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Posted by: | Posted on: November 25, 2013

They Worship You

Most kids worship their parents.  Not as in a parents are God sense, but in that delightful kind of cartoon hero-worship.  Its easy to forget that when kids reach the tweens and pre-teens.

…or when they are potty training.

When I was potty training Yeah!, I was exasperated that despite the fact that she KNEW what to do…she didn’t do it.  My aunt said “She’s not doing it to make you mad.  She loves you. She thinks you are wonderful.  She doesn’t want to disappoint you”.  She raised the most loving sensitive son that I have ever met, despite the fact that I remember how frustrated that she was when she was potty training.  (Which, is why I was so affected by her advice).  That perspective may have saved my daughter’s life….figuratively.

One client of mine had a daughter that she was struggling with.  Everything was a battle. But they came to me about school work, specifically reading.  When we worked together she was a joyful little girl.  When her mom came, she was full of angst.  What came out is that she was being scolded for her performance, despite the fact that she was honestly working as hard as she could with the tools she had. I had complete empathy for the situation. I gave the advice of my aunt: “She’s not doing it to make you mad.  She loves you. She thinks you are wonderful. She doesn’t want to disappoint you.”  Then I added, “She feels that you are so wonderful, that she could never be like you.  She’s afraid that you think she’s dumb.”  While I worked on increasing the tools she had at her disposal, her mom worked at being her partner: offering books on tape as a stop gap until her reading skills caught up with her intelligence.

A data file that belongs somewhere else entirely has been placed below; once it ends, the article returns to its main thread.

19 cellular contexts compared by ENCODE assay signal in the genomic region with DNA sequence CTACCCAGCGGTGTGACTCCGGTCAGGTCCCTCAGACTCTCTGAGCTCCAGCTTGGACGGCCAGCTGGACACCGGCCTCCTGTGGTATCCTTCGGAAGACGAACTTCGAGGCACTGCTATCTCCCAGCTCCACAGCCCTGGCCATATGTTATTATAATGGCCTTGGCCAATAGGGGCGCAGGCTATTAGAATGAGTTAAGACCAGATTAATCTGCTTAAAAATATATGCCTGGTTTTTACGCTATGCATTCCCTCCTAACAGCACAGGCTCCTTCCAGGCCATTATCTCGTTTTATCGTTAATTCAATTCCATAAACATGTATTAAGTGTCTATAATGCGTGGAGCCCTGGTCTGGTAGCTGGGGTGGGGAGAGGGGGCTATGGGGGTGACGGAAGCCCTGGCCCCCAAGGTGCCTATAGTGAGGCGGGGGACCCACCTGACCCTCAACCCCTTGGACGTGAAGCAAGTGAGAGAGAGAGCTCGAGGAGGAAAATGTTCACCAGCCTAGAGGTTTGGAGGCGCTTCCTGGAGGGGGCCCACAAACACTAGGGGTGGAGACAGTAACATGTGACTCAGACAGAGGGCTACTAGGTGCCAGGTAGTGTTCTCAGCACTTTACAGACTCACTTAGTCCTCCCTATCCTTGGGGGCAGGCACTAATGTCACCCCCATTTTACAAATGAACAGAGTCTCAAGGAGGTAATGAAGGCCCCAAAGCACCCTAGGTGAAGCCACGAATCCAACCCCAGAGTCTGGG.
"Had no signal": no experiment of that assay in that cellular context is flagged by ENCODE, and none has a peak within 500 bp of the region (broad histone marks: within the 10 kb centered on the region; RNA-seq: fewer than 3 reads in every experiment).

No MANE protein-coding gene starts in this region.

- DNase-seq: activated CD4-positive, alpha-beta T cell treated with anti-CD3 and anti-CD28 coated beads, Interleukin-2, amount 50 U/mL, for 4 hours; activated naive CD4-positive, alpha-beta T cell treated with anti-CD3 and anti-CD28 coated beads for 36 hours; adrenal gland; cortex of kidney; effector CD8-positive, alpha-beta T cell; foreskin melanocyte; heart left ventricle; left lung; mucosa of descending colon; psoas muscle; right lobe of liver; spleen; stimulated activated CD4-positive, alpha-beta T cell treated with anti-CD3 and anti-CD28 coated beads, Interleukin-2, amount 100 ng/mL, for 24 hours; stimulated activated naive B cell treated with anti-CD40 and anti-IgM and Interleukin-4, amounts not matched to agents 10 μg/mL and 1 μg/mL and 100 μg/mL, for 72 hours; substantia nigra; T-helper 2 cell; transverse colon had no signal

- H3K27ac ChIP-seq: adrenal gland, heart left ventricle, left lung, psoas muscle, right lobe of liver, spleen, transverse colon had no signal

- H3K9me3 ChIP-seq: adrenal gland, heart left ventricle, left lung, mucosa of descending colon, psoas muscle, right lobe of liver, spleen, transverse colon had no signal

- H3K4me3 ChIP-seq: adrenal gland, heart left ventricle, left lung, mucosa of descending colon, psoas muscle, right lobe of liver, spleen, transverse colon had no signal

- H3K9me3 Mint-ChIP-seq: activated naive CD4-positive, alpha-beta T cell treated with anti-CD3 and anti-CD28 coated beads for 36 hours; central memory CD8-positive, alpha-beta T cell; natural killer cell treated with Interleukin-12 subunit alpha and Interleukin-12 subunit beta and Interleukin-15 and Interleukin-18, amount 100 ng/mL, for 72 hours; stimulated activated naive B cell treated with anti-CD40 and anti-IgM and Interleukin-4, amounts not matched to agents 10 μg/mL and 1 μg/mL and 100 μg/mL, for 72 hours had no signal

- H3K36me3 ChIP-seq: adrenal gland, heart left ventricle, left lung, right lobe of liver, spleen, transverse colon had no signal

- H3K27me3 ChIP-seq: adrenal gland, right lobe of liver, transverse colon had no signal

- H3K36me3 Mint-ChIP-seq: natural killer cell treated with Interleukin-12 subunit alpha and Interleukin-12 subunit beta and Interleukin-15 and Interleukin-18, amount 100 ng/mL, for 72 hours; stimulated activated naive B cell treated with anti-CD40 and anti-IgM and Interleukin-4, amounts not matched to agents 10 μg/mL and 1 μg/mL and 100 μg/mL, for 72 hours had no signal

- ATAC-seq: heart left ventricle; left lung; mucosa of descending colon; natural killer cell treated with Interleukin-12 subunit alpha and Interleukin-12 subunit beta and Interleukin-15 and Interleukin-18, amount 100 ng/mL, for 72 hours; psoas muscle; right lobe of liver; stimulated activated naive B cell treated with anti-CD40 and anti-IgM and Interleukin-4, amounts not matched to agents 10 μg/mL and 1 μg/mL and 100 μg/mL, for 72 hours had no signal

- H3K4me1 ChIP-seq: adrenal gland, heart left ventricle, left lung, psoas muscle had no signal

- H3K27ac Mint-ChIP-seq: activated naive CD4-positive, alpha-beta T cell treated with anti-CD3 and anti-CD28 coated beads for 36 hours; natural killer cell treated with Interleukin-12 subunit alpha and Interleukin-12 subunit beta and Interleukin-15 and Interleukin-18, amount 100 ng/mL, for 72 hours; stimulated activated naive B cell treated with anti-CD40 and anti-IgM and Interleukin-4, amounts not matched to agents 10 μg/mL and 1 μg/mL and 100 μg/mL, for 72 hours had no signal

Think about your favorite hero.  Mine was Ender Wiggins from Ender’s Game. (I know…I’m a nerd)  I wanted to be like him….or at least be his friend.  And if Ender Wiggins thought that I was stupid, or mean — or horror of horrors — disappointed in me, I would just about fall apart.  Of course, he’s just a character in a book.  If he was here on earth, like my DAD…well that would be paramount to saying that I’m not worthy to be alive.  So this sweet little tween felt her mother didn’t think she was worthy to be alive.  Mom quickly adjusted, and worked out parent-child contracts about her behavior, and became her big fan regarding her school work. This was paramount to having your hero come down from his or her pedestal to say that you were their best friend. The change was fundamental, and led to increased success in school and better relationship with her mom.

So consider using your child’s worship of you to turn around and pat them on the back.  Be the superhero that says that you are there to be their defender in times of need.  And step into the shadows when they become a teen and *may* not want you to show up at school.

Posted by: | Posted on: October 19, 2012

Spare the Rod…


So he won’t stop.  He still screams and pounds the floor when he’s upset.  What I was considering doing was logical.  But it was Christian right?  Spare the rod and spoil the child, right?  It is my job as parent to act as the “Good Shepherd” and chasten my son.